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Tips For Training in High Altitudes and High Humidity

Help! Training in Tough Conditions

FitSugar reader amusesbouche posted this in the RunningSugar community group. Can you offer her some advice?

FitSugar readers, I need your help! I'm training for a half marathon in July, and I've been following a training regimen pretty closely. Problem is, I'll be traveling a bit in the next month before my half, and mostly in tough training conditions.

One weekend, I'll be in Colorado, at an altitude of 8,000-plus feet. I've never run at high altitude, but I imagine it's about 10,000 times harder — as if training weren't hard enough already!


Another weekend — the weekend of my 13-mile long training run — I'll be in Houston. No high altitudes, but knowing my hometown, I'll pretty much die running by myself (I usually run with others), for 13 miles, in 100 degree heat with 100 percent humidity.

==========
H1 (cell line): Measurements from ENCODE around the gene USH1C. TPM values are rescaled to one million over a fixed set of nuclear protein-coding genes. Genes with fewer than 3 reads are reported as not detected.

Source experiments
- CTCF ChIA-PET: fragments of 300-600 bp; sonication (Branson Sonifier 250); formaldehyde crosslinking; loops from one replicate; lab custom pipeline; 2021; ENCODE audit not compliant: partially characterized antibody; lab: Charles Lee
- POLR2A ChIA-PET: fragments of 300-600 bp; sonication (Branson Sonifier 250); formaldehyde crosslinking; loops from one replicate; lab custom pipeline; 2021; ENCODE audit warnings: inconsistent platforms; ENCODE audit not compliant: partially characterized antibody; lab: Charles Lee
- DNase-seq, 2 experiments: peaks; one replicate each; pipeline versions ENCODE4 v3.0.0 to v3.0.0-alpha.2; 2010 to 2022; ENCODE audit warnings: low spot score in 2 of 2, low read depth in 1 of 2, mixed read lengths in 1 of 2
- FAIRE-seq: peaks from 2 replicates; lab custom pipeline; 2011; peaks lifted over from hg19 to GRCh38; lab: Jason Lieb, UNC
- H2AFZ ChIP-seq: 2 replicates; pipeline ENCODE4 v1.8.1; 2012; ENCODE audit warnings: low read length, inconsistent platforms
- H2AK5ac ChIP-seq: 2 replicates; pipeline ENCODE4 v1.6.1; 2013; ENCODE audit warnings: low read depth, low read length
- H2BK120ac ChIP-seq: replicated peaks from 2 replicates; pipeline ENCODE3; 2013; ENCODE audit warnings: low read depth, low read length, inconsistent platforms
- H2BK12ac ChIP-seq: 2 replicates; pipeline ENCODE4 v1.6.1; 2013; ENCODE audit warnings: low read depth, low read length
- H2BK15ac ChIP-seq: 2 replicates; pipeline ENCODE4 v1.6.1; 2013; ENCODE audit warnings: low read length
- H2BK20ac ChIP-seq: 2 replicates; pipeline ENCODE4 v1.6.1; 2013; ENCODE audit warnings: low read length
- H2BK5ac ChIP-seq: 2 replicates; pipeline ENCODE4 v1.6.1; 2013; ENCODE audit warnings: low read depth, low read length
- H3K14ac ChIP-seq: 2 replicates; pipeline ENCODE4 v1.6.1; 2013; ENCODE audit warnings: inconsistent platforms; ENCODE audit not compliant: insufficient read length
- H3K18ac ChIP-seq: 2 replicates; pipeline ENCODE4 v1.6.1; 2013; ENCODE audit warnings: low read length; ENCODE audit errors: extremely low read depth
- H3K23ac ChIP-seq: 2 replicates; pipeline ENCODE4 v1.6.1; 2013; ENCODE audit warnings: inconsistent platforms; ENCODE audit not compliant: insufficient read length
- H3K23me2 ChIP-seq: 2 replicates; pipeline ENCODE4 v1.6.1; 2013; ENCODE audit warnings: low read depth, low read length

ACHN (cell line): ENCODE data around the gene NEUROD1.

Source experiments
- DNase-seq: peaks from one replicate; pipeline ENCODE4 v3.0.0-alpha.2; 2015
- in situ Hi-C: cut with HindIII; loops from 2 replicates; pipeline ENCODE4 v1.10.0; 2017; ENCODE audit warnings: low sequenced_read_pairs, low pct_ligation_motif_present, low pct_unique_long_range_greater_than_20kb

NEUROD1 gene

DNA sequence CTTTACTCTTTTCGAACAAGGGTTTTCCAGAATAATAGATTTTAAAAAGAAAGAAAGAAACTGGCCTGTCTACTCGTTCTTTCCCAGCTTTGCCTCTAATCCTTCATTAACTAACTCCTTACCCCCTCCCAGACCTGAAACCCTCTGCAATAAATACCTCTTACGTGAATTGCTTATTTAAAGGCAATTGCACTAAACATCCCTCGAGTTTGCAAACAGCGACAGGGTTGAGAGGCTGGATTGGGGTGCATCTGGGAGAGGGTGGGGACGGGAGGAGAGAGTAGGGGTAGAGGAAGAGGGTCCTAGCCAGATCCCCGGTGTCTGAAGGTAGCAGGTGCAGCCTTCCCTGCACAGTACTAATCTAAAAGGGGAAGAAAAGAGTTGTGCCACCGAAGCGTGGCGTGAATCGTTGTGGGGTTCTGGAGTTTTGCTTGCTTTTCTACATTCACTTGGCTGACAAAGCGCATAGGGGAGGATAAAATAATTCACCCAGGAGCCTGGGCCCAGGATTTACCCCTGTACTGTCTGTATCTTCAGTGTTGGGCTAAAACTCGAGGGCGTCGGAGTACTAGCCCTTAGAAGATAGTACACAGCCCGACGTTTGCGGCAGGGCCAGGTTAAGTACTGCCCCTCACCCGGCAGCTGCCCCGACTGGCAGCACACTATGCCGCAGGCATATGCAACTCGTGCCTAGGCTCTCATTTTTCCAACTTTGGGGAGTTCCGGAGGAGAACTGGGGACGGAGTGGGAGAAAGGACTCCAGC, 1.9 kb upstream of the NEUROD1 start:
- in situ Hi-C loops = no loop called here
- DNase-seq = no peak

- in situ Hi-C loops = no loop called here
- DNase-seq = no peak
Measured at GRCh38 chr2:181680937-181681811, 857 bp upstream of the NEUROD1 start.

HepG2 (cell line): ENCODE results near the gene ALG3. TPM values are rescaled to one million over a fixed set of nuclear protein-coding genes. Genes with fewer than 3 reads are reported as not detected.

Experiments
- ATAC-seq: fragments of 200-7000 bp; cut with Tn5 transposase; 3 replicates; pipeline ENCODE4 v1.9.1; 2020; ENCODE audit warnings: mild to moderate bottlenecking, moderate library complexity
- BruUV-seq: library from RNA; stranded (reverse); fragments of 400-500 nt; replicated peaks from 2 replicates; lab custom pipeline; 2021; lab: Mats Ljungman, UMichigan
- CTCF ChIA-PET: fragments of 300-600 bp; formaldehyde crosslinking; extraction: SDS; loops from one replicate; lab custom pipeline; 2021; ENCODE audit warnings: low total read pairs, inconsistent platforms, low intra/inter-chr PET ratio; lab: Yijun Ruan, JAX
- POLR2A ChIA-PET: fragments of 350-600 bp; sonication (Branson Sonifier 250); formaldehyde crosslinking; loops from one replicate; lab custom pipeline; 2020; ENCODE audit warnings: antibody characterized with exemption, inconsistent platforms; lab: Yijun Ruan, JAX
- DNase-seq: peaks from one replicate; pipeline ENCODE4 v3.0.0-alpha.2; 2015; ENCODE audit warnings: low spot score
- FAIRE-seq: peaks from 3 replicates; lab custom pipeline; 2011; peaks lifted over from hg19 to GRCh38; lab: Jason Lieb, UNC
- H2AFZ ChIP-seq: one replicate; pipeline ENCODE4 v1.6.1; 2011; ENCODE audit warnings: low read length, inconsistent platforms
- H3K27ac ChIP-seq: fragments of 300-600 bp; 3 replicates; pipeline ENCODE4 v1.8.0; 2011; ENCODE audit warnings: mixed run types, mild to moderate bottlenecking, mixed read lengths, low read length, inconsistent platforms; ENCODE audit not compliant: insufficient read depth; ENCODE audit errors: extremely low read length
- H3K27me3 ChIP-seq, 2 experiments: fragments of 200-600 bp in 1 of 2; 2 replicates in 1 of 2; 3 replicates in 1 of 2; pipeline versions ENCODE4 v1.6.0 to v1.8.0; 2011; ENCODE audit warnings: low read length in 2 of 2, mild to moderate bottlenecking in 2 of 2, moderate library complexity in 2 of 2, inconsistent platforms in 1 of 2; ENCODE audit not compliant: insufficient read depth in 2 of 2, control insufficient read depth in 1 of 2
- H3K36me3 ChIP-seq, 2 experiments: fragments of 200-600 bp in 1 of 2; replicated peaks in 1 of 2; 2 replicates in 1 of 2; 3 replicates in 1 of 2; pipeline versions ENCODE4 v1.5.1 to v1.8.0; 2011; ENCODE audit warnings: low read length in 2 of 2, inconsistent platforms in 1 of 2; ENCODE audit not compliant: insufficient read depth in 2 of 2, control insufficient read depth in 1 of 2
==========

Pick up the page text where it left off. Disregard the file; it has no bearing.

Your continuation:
Guys, I'd love any advice you might have for training. I'll only be in each location for three to four days, but that's enough to impact me, since I typically save my longer training runs for Saturdays. Help!!

Have any other burning questions or helpful tips about running? Post them in RunningSugar and they could be featured here on FitSugar.

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Join The Conversation
redmed redmed 7 years